UT to Offer Sober Freshman Dorms

UT to Offer Sober Freshman Dorm

The first year of college can be a daunting experience—living away from home for the first time while juggling school and a social life. For students in recovery, the party scene can be an added pressure. That’s why next fall UT will offer on-campus residences for students committed to substance-free lifestyles.

A partnership between the Division of Housing and Food Service and The Center for Students in Recovery, the residences will match up roommates who are both committed to sobriety and wellness. “There’s a lot of data supporting [students in] residential learning communities—meaning specialized housing for people who have a shared interest—having a better college experience,” says Aaron Voyles, associate director for student learning and development with the Division of Housing and Food Service (DHFS). “We want to create a supportive space for students who have this interest and connect them with other like-minded students.”

Beginning in 2004, The Center for Students and Recovery (CSR) was one of only about 20 programs in the country for college students in recovery. CSR director Sierra Castedo says that while similar programs have grown in recent years, only a small percentage of campuses include recovery housing. She credits UT’s young, vibrant recovery community as a reason for its implementation. “We have a great recovery community here,” she says. “[With the new housing,] UT recognized the need to support those students who are already excelling here, but need a little additional support to get the most out of their college experience.”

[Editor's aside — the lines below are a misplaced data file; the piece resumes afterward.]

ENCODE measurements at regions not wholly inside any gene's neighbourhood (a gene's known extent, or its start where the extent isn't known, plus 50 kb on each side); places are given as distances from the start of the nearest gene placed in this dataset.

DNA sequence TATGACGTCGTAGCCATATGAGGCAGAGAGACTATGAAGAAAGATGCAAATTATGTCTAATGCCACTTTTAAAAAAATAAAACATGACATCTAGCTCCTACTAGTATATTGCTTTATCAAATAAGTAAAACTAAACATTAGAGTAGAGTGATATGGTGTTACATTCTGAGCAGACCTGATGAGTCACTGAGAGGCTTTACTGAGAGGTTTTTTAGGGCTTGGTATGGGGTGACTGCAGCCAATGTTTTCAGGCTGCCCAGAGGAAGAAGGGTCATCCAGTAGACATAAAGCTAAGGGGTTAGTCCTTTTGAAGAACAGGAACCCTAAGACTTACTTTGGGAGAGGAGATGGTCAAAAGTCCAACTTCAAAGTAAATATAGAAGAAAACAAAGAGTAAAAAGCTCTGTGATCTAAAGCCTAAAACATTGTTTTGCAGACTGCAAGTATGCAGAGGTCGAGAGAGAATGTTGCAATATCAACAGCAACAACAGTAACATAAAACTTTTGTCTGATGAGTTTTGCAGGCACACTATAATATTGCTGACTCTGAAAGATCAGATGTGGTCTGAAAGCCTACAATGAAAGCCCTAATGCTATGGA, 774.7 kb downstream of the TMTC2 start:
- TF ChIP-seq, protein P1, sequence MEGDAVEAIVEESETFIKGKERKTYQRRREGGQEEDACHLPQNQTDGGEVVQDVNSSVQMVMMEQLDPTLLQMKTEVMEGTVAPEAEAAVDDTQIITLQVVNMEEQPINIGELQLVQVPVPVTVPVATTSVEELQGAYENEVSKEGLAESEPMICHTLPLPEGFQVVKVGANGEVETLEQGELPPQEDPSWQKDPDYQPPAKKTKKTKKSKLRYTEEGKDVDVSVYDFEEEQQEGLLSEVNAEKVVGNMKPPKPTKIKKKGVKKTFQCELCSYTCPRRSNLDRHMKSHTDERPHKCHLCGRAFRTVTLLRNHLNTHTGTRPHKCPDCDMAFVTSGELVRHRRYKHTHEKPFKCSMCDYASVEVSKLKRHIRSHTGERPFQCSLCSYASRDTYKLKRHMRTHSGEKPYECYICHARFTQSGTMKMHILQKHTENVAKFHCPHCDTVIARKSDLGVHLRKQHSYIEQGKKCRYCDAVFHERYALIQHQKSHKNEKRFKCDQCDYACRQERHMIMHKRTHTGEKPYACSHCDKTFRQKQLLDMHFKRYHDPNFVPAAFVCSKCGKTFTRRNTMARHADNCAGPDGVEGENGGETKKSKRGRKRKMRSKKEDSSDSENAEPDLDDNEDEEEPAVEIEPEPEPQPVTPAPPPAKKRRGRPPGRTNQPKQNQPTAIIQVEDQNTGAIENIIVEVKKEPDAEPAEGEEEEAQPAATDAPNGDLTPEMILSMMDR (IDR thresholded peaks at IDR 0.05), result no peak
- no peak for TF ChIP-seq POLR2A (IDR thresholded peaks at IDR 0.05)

The sober dorms, officially referred to as the Healthy Lifestyles Living Learning Community, will be located in Moore-Hill Residence Hall, across the street from CSR. “It’s going to be a constant presence for those students,” Castedo says. “They’ll have their safe space in the residence hall, but also have us readily available as a safe space.”

Voyles says UT will offer spots to somewhere between 12 and 24 students next fall, depending on the demand, and that they are still determining what criteria students will need to meet in order to secure a spot. Aside from offering a special living space, both departments stress the importance of fostering a sense of community through programming such as sober activities, peer support meetings, and educational opportunities.

“Our hope is to start conversations about the choices that students are making in terms of their own wellness, and to help educate students to remove the stigma around being in recovery or choosing to maintain a particular lifestyle that might include abstinence from different substances,” Voyles says. “Which is not always the prevailing narrative around college students.”

“What we do here [at CSR] and what we hope to achieve with this new housing initiative is to help spread the word that recovery is possible,” Castedo says. “You can absolutely have a genuine college experience free from alcohol and other drugs.”

Photo courtesy UT Division of Housing and Food Service

 

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